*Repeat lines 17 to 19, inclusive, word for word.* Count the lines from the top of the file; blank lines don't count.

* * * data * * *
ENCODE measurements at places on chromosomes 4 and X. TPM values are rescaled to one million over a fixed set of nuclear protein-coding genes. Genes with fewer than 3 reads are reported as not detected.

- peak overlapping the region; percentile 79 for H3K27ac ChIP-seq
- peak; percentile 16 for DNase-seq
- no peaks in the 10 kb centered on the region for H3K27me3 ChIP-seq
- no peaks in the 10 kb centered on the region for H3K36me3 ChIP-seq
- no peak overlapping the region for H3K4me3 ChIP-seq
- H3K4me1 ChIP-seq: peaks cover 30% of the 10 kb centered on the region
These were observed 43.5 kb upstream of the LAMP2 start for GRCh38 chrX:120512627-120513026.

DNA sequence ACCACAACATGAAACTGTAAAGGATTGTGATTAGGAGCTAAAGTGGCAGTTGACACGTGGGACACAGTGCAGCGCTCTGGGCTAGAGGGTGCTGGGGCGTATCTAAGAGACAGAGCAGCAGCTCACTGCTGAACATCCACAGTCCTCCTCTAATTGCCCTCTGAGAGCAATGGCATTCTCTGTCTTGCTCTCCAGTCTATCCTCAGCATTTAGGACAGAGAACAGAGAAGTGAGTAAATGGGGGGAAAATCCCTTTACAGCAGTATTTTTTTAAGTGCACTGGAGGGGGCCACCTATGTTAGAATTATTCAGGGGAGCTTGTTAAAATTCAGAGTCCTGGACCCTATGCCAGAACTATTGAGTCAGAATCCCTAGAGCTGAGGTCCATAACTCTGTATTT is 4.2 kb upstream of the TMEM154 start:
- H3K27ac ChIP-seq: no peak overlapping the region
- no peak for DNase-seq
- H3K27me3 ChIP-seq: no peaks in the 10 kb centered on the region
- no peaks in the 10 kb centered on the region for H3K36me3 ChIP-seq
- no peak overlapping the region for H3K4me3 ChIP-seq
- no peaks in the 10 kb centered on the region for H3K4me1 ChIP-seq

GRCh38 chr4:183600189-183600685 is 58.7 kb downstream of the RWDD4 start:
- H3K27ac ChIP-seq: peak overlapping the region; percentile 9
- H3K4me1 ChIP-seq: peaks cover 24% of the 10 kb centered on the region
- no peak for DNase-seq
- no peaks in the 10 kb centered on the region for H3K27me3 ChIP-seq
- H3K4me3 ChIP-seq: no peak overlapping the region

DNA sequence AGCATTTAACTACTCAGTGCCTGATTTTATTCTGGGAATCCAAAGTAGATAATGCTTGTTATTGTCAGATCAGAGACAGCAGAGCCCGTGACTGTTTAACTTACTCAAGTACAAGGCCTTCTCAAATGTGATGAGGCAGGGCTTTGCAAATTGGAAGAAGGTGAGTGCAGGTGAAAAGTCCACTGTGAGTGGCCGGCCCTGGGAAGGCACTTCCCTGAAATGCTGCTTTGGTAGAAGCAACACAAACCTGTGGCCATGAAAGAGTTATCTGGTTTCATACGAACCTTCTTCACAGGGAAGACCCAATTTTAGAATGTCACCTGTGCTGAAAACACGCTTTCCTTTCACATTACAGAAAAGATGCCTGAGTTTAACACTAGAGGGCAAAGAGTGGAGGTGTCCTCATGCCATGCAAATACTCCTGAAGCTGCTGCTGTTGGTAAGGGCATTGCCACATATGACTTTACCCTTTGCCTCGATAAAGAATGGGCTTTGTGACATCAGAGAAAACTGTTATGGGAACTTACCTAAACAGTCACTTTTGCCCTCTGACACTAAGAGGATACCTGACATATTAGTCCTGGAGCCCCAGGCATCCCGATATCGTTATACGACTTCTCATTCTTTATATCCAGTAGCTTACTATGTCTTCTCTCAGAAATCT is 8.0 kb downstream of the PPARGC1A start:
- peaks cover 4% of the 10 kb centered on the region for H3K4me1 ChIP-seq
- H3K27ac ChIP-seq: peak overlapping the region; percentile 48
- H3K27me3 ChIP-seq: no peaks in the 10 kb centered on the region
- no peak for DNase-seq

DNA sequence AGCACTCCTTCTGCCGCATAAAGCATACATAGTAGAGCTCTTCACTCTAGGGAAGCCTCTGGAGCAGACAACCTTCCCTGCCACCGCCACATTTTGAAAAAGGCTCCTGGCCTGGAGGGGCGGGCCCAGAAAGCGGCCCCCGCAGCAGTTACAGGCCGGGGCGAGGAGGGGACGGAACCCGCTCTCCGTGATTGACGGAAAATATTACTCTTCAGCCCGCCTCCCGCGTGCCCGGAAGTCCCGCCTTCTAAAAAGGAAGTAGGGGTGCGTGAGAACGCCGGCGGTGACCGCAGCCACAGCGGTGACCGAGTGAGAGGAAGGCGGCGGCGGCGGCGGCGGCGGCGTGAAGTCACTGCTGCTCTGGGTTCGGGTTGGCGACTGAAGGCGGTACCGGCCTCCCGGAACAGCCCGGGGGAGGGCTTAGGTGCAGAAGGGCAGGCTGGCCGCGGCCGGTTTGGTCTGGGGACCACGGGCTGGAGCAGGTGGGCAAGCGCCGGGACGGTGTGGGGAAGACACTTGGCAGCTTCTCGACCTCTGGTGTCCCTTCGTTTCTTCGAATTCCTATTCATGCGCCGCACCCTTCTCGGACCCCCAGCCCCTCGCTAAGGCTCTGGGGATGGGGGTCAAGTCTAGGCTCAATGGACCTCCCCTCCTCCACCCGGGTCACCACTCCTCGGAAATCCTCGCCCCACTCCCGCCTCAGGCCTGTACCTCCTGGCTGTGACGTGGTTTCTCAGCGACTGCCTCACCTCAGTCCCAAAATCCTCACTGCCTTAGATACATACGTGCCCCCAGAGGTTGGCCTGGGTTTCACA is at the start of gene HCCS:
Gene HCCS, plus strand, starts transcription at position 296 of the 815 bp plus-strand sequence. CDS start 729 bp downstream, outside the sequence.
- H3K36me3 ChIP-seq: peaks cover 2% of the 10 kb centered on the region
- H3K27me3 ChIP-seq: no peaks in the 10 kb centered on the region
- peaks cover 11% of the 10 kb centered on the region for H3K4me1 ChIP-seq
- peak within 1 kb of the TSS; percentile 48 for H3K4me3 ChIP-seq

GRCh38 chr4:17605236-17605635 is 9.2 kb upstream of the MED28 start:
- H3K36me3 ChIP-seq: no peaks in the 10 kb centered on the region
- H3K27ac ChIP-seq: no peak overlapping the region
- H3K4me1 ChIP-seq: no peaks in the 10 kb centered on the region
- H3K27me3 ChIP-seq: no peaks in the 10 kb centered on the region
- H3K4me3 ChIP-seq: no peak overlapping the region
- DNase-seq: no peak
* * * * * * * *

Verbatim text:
- H3K27ac ChIP-seq: peak overlapping the region; percentile 9
- H3K4me1 ChIP-seq: peaks cover 24% of the 10 kb centered on the region
- no peak for DNase-seq